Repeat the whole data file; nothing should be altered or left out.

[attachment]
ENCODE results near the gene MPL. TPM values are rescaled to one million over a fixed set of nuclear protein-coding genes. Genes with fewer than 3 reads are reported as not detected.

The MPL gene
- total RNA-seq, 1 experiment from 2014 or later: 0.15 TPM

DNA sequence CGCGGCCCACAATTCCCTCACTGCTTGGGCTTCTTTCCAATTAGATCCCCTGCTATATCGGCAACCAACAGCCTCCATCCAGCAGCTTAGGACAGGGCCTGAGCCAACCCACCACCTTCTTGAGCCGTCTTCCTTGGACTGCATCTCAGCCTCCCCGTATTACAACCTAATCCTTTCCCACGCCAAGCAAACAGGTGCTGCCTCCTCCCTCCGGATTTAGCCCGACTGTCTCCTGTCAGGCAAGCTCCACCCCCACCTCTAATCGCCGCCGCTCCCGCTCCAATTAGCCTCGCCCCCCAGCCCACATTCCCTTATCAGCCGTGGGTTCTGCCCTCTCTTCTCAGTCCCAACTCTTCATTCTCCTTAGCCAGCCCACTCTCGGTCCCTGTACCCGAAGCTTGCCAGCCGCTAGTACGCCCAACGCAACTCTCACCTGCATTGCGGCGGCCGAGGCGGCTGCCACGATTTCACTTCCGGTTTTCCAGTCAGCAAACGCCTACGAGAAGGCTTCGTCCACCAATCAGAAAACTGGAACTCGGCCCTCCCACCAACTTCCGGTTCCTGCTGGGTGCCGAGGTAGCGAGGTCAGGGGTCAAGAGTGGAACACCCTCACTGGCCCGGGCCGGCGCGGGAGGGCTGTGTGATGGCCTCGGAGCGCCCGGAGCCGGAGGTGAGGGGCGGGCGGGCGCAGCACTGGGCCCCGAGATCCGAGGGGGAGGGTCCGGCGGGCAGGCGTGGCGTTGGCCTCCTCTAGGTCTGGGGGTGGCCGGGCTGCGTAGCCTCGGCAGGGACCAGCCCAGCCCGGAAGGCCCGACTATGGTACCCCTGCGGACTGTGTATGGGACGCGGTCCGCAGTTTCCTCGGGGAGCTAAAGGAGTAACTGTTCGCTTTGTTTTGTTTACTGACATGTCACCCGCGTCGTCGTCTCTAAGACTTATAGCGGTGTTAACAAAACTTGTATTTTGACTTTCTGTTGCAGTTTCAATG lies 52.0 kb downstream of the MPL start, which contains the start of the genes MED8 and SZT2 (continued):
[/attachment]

ENCODE results near the gene MPL. TPM values are rescaled to one million over a fixed set of nuclear protein-coding genes. Genes with fewer than 3 reads are reported as not detected.

The MPL gene
- total RNA-seq, 1 experiment from 2014 or later: 0.15 TPM

DNA sequence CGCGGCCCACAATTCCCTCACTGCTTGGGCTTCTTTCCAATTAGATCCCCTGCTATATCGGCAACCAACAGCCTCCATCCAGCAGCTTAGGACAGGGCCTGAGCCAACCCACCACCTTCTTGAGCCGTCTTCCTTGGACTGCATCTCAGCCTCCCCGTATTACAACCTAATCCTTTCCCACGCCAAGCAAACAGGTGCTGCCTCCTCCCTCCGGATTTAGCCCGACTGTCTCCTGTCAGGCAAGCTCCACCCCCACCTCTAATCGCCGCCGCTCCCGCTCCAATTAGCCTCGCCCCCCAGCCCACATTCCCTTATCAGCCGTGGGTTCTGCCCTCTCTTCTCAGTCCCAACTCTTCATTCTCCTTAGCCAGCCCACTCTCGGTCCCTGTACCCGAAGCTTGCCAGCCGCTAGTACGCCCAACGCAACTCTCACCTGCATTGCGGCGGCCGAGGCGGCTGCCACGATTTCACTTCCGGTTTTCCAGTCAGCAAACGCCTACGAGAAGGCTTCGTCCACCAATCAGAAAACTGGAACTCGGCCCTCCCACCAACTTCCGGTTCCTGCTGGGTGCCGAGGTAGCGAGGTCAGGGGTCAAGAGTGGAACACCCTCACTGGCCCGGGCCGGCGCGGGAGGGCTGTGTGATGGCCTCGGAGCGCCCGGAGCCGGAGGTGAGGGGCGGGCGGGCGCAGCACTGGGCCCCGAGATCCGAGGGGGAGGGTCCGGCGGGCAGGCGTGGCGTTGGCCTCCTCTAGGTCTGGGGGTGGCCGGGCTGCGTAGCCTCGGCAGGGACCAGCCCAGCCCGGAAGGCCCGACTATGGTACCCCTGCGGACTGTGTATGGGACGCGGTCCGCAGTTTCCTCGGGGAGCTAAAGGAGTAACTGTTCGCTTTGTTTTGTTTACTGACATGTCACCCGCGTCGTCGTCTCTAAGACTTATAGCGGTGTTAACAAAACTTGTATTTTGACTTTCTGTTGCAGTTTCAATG lies 52.0 kb downstream of the MPL start, which contains the start of the genes MED8 and SZT2 (continued):